What do you do about litigation in digital forensics? Perhaps it’s not something your company has given much thought to yet, especially if you’re new to the field. It’s an important part of running any company though, and when dealing with sensitive case data it can be fraught with complications. Gregory Braunton is going to spend some time on Tuesday morning talking through some of the pertinent points for consideration and how to make sure you’re up to speed.
Keith Leavitt from Cellebrite will be taking a look at how to identify and isolate malware on Android devices, while John Wilson from Discovery Squared will talk about Bitcoin and how it’s sometimes possible to uncover a cryptocurrency trail in an investigation.
Resuming the topic of large data sets and the interconnected nature of communication, Nick Drehel from AccessData will show attendees how to use QUIN-C to collaborate on investigations.
After lunch there will be product demos from Cellebrite, followed by Kimberly Calhoun from ILC looking at how artificial intelligence is being used in predictive policing analytics. Alongside this Jamie McQuaid from Magnet Forensics will talk about how mobile forensic investigations have changed over the past few years, and what developments we can expect in the future.
The mid-afternoon sessions will begin with a talk about the hidden recesses of the dark web and its marketplaces, alongside a demonstration by Amber Schroader of Paraben showing us how to process smartphones and the data we should find when we do. The final sessions of the day will focus on damaged device forensics and machine learning.
Wednesday September 19th
Jeff Shackleford from PassMark will kick off the final day of the conference with a talk about using Windows PowerShell and the command prompt as investigative tools. Kim-Kwang Raymond Choo will be looking at how to bridge the gap between research and practice when bringing new investigators into the field. ‘Securing the Digital Homeland’ will be another topic of discussion during the morning sessions, followed by a look at Alexa and similar devices from a security perspective.
Auditing big data systems is next on the list for the cybersecurity stream, while over in digital forensics we will be looking at how to use open source tools to get past encryption. Mark Spencer from Arsenal Consulting will share the same information he presented at Techno Security Myrtle Beach earlier this year, looking at high stakes evidence tampering and the failure of digital forensics. If you didn’t catch that session at Myrtle Beach, it’s certainly recommended!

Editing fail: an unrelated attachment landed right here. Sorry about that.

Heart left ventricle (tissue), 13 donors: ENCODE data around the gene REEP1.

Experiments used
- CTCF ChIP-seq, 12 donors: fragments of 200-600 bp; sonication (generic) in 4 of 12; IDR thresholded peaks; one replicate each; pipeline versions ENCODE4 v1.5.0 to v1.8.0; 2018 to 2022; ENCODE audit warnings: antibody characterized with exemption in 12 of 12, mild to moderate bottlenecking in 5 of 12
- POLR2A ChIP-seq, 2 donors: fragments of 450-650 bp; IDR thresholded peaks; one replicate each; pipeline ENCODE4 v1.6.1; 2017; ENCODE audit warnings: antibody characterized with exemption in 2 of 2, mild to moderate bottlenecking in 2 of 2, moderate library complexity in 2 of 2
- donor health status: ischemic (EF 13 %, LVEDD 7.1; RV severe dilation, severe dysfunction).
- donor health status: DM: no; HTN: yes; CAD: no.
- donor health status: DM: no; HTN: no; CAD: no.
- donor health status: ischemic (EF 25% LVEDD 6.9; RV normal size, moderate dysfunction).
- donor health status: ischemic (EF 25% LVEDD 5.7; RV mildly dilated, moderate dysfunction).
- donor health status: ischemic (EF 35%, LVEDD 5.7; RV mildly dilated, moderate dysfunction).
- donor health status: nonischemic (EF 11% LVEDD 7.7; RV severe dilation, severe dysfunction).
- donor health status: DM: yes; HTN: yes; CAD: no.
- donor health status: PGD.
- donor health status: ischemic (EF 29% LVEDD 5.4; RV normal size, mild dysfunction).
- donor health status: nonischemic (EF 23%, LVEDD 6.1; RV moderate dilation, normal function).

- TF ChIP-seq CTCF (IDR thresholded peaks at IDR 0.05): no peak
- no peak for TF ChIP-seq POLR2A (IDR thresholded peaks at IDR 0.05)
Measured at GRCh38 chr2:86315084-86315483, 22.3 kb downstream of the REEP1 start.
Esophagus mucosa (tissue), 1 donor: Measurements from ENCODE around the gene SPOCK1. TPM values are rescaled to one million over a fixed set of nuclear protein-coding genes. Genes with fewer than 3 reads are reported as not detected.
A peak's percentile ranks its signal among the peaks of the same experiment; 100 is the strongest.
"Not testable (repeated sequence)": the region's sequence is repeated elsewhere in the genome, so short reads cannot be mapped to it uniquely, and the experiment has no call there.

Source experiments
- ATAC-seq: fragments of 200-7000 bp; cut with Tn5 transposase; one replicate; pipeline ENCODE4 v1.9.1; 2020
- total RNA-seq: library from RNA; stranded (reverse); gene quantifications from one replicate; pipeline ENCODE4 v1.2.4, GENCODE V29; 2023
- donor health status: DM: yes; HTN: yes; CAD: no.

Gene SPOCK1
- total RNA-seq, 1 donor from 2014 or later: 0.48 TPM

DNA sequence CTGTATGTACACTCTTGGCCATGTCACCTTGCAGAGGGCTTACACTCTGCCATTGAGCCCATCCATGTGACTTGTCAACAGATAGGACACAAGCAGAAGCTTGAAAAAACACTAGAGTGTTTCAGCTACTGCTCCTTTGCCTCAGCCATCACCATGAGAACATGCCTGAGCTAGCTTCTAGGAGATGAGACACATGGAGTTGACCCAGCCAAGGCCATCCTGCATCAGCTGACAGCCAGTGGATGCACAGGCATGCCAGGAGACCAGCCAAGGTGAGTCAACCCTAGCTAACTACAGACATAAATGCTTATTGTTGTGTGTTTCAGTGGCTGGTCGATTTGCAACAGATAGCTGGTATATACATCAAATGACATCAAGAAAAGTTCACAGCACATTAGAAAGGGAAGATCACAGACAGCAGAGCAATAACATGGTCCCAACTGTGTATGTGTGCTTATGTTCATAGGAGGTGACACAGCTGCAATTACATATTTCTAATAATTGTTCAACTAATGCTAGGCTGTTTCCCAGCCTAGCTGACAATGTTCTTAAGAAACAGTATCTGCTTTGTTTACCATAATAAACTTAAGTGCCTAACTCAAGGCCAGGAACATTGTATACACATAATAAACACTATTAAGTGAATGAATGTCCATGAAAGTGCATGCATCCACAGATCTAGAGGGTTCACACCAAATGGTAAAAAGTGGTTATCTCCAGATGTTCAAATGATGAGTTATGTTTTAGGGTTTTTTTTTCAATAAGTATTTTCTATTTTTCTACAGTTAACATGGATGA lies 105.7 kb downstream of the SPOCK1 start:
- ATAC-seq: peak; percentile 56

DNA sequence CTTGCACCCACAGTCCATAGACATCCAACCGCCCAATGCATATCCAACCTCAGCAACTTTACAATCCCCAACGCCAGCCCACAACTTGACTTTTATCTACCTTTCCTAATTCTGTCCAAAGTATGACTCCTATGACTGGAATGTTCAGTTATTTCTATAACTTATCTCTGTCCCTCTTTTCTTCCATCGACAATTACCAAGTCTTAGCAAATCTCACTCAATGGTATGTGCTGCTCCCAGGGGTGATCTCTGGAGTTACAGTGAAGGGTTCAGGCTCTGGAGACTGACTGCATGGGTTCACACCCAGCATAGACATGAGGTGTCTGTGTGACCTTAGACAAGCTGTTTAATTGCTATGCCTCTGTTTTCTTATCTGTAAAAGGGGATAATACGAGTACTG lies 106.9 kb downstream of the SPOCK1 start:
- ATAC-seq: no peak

At 10.30am Jason Hale from One Source Discovery will take a look at the current state of USB device forensics and how to improve it. Meanwhile Vico Marziale from BlackBag will show us how Mac’s Spotlight feature can be of use in investigations.
Triage and backlogs are always huge topics for investigators, and automating as much of the process as possible can be a big help. That’s what Andrew von Ramin Mapp from Data Analyzers will be focusing on directly after lunch, alongside another session about GDPR implications for the industry, and a look at how organisations are securing Microsoft cloud data on their devices.
Chuck Easttom will be showing us how to conduct dark web investigations in the afternoon, followed by Mark Hallman from SANS demonstrating how to filter Plaso data for use in investigations. The final session of the day will focus on how to use G Suite reports in digital forensic cases.
To view the full conference program and register to attend, please visit the official website. Forensic Focus readers can enjoy a 30% discount on the registration price by entering the code FFOCUSTX18 when booking.
If there are any talks you would specifically like us to cover, or any speakers you’d especially like to see interviewed, please leave a comment below or email firstname.lastname@example.org.